An Au­thor­i­ta­tive Voice For Black Su­per­heroes

Ta-ne­hisi Coates ex­plores the pol­i­tics of, and in, Black Pan­ther.

Paper Boy - - Front Page - By GE­ORGE GENE GUSTINES

When Mar­vel Comics an­nounced in Septem­ber 2015 that Ta-ne­hisi Coates would be writ­ing a new Black Pan­ther se­ries, the tim­ing could not have been more for­tu­itous. That same month, Mr. Coates, who writes reg­u­larly for The At­lantic, was awarded a John D. and Cather­ine T. Macarthur Foun­da­tion “ge­nius grant,” and, two months later, a Na­tional Book Award for non­fic­tion for “Be­tween the World and Me,” his let­ter to his son about be­ing black in Amer­ica.

The mo­men­tum for the hero was also tremen­dous. Is­sue No. 1 of Black Pan­ther hit stores last April and went on to sell more than 300,000 copies. He then made his big-screen de­but in “Cap­tain Amer­ica: Civil War,” and will have a solo film next year. In July came “Black Pan­ther: A Na­tion Un­der Our Feet,” a col­lected edi­tion of the first four is­sues of the comic. This April comes a new se­ries, Black Pan­ther and the Crew, a team com­pris­ing only black he­roes in the Har­lem neigh­bor­hood of New York, writ­ten by Mr. Coates and the poet Yona Har­vey.

Mr. Coates an­swered ques­tions about the suc­cess of Black Pan­ther and what’s next. ( The in­ter­view has been edited and con­densed.)

Q. Does the re­sponse to the Black Pan­ther se­ries sur­prise you? sponse a lit­tle bit, but I don’t know, man. I’m in the zone of writ­ing, and that place is still re­ally, re­ally hard and re­ally, re­ally chal­leng­ing. What I’m try­ing to do is to learn more. I’m read­ing a lot more, and read­ing as a fan is very, very dif­fer­ent to read­ing as a cre­ator. Maybe read­ing as a critic is close to it, but ac­tu­ally try­ing to fig­ure out what peo­ple are do­ing and why it has cer­tain ef­fects on me is a very, very dif­fer­ent way of look­ing at stuff. Sell­ing is im­por­tant be­cause I want the book to con­tinue, but when I’m done, I want peo­ple to say: “This was a clas­sic run. This is one of the best things Mar­vel ever did.” You must feel a cer­tain level of con­fi­dence, or do you try not to re­flect un­til the story is over?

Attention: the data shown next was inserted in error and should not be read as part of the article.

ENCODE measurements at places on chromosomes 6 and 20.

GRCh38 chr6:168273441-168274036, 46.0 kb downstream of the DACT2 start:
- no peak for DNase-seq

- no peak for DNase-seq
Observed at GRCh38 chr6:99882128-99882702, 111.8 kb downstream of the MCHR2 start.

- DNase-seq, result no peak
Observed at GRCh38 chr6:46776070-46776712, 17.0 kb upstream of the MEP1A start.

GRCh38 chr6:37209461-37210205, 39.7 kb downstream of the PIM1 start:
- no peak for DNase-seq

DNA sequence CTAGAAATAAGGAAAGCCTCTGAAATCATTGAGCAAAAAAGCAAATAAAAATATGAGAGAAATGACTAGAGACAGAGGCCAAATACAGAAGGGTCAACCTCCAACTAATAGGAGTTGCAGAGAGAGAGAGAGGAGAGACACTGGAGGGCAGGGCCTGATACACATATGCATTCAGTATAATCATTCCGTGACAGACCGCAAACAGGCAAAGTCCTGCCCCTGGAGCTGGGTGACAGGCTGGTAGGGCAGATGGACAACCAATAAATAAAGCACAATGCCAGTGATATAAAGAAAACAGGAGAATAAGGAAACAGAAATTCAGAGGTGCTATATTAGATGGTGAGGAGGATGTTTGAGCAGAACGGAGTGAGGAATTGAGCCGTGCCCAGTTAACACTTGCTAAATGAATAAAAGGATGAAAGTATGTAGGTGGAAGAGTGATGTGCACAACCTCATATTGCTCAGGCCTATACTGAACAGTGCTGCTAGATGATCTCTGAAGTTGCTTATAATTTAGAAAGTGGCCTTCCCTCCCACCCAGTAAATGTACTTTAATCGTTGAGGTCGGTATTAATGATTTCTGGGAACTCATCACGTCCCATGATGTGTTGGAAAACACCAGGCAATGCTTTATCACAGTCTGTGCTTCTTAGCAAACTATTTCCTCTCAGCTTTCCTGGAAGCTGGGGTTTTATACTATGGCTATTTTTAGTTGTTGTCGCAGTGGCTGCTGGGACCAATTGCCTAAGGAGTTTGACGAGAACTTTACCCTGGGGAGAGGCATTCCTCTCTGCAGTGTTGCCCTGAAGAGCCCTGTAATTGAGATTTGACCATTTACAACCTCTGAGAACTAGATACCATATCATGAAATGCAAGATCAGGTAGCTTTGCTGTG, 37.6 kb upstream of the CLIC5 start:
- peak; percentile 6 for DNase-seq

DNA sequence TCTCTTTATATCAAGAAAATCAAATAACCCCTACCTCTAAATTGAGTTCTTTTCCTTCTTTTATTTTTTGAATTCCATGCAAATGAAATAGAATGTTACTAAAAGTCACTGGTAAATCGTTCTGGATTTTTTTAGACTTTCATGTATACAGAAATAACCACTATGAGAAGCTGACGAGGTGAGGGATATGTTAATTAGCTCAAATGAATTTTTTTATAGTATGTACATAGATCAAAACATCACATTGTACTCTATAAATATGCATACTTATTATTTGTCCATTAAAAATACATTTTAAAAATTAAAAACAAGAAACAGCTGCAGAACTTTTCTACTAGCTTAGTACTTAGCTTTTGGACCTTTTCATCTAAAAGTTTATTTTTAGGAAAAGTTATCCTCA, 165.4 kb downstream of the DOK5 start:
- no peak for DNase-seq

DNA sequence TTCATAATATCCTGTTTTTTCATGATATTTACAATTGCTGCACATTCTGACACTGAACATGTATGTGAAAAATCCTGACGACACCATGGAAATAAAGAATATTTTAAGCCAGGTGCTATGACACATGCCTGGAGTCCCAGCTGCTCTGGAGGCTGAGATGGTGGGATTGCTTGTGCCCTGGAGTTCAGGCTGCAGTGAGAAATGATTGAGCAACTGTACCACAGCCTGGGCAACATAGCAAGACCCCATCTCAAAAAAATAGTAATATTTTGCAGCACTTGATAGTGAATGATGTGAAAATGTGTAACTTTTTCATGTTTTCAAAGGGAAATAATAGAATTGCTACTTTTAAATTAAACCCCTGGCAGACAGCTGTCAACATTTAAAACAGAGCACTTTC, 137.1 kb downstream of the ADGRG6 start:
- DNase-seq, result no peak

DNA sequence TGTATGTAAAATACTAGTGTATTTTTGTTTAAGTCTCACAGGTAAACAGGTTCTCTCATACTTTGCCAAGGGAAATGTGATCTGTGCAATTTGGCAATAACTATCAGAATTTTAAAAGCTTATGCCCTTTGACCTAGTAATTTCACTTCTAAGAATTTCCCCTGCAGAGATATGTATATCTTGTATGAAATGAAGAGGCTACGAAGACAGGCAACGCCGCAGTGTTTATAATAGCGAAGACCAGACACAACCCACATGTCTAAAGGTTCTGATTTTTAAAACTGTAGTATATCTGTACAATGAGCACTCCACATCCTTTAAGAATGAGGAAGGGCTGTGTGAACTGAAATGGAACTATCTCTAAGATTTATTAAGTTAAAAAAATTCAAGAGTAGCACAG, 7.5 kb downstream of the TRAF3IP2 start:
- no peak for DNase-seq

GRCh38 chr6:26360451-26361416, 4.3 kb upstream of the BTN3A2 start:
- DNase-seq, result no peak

I do think about it, but I don’t think it will prob­a­bly be know­able un­til a few more years. I don’t mean to im­pugn any­body that’s buy­ing the se­ries — I re­ally, re­ally ap­pre­ci­ate it — but I think, of­ten­times, things may not al­ways be ap­pre­ci­ated in their time, where it turns out later that this was ac­tu­ally some­thing great. And at the same time, there are prob­a­bly things that are ap­pre­ci­ated in their time that prob­a­bly don’t pass the test of time.

How much of this is the movie? How much of this is Pan­ther’s im­proved pro­file right now? How much of this is “Be­tween the World and Me”? I don’t know. I don’t know. I don’t know. What I want peo­ple to feel ul­ti­mately is that this is part of the en­tire oeu­vre that I put to­gether. I don’t want it to be “Ta-ne­hisi just took a break and did comics.” It is not a break for me. How does the po­lit­i­cal cli­mate now af­fect your writ­ing? Do you save that for — and I’m go­ing to put quotes around this — your “real” writ­ing, your non­fic­tion writ­ing?

[Laughs.] It has to in­flu­ence. I think that is the tra­di­tion, ac­tu­ally, for comic book writ­ers. Maybe not for all of them, but cer­tainly the ones to which I was ex­posed. I think about this all the time. When you take a book like Spi­der-man or Dare­devil and the big thing is crime­fight­ing, I don’t think that’s dis­tant from the time when those char­ac­ters were cre­ated. Dur­ing that pe­riod, we had this ris­ing crime, and the city was seen a cer­tain way, in a way that Man­hat­tan is not seen to­day.

Even the de­ci­sion to cre­ate Black Pan­ther: It was not an apo­lit­i­cal de­ci­sion to have this black char­ac­ter in Africa, in this ad­vanced na­tion, and have him be highly in­tel­li­gent. All of these were po­lit­i­cal de­ci­sions.


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